Before our buying team went to the Hong Kong show in June, our CEO reached out to the same farmer who invented the process of growing souffle pearls to ask for a favor. We do a lot of business with his company and he owns his own processing factory. He agreed to sort out a small lot of round, white pearls from raw materials and bring them back to Hong Kong. Over the past month, I’ve been working on a new design–the Moti Ratna pearl pendant made from .999 pure silver.

Undrilled and untreated Moti Ratna pendant composed of .999 Fine Silver.

Some amazing pearls from Hong Kong, June 2016

We made it back from Hong Kong and have finally started sorting out all the special pieces!

As you may have seen from the blog post last week, Hisano and I were accompanied by Erin from our customer service team. She was responsible for the wishlist and had a great time being nearly overwhelmed by Hong Kong and the giant gem show. While she was there, she was interviewed by NHK TV! They only used a small part of the interview, but you can see her starting from 0.53 on the NHK website.

June is not typically a “big buy month” for us as we enter the summer season, but we did find some special pearls.

Typically the finest strands of ripple pearls are multicolor. We had a request for a darker strand with all similar colors so we asked the company that creates all the best ripples if we could pick and choose pearls from a pile of different undrilled, matched strands to create a couple of special ones. They agreed! We left the strands in Hong Kong to be drilled and they just arrived this week.

A special strand of Ripple pearls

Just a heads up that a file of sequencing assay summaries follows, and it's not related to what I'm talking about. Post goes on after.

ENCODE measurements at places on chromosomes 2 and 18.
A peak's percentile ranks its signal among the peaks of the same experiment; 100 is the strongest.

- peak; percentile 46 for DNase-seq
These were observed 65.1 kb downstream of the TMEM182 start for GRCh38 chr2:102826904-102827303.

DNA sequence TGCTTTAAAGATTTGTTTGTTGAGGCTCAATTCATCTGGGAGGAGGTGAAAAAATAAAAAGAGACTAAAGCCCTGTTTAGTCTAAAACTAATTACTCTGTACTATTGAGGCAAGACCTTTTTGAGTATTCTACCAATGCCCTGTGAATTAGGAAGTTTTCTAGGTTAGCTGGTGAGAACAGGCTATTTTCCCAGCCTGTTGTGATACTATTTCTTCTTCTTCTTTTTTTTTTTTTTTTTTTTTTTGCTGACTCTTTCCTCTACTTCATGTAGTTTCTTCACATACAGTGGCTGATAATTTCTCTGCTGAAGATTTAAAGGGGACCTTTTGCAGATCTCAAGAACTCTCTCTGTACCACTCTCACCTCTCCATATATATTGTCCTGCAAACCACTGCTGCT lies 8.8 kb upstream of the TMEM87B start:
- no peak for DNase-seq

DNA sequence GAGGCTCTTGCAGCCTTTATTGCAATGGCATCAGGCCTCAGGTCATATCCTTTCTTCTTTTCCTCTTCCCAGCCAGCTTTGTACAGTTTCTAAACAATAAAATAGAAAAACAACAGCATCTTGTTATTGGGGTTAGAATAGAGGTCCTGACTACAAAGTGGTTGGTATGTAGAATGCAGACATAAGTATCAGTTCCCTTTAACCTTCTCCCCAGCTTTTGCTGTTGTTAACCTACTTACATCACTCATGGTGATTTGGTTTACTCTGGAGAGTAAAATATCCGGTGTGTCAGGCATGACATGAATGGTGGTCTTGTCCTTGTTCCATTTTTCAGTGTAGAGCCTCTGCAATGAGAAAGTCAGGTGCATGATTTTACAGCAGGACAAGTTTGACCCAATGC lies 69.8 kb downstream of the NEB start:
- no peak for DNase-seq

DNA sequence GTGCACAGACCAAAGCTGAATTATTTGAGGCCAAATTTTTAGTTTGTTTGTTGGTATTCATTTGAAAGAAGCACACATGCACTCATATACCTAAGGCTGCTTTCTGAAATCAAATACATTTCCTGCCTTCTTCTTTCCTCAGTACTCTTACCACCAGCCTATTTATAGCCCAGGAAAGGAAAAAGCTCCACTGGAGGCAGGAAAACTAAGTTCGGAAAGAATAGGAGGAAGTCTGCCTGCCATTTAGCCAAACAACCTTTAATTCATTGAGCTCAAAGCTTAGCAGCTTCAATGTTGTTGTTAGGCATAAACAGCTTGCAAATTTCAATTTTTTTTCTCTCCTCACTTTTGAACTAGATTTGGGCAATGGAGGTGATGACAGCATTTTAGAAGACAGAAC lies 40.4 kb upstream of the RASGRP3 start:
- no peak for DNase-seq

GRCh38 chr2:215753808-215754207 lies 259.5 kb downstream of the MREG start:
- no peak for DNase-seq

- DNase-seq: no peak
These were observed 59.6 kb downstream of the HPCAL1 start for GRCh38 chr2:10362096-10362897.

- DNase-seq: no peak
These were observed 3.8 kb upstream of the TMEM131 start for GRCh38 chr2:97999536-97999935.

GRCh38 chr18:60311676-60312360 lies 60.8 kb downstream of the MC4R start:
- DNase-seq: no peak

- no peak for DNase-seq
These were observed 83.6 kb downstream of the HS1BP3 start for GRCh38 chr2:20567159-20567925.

Hisano LOVES Vietnamese akoya pearls and we always visit the Japanese family that farms them. Hisano is working with them on another special project for later in the year, but she still had to get a few strands of special, natural-color pearls that just spoke to her.

Colorful Vietnamese akoya pearls

Natural color Vietnamese akoya pearls

Before the show we sent a request to one of our suppliers who owns a farm and a processing factory. We asked for something known in the freshwater trade as raw materials. These are pearls as the come, straight out of the mussels with no processing of any kind.

We tend to get quite a number of requests from people who are seeking completely untreated and undrilled pearls for astrological reasons. They need to be round and they can’t have a bead. This means they can only be freshwater pearls.

Our friends were kind enough to sort out about a hundred loose pearls for us before the show. They range from 9 to just under 11 millimeters.

Untreated and undrilled round freshwater pearls

This next pair of pearls was an interesting find. Finding a perfect pair of drops can be exceedingly difficult but we’ve had requests for them, so when I spotted this pair we snapped it up.

Gold South Sea drop pair

We were able to spend quite a bit of time with our friend Justin Hunter and his wife this trip and Hisano finally sorted and selected some Fijian pearls! She is already working on a new little h design with them.

Selecting Fijian pearls

A selection of colorful pearls from Fiji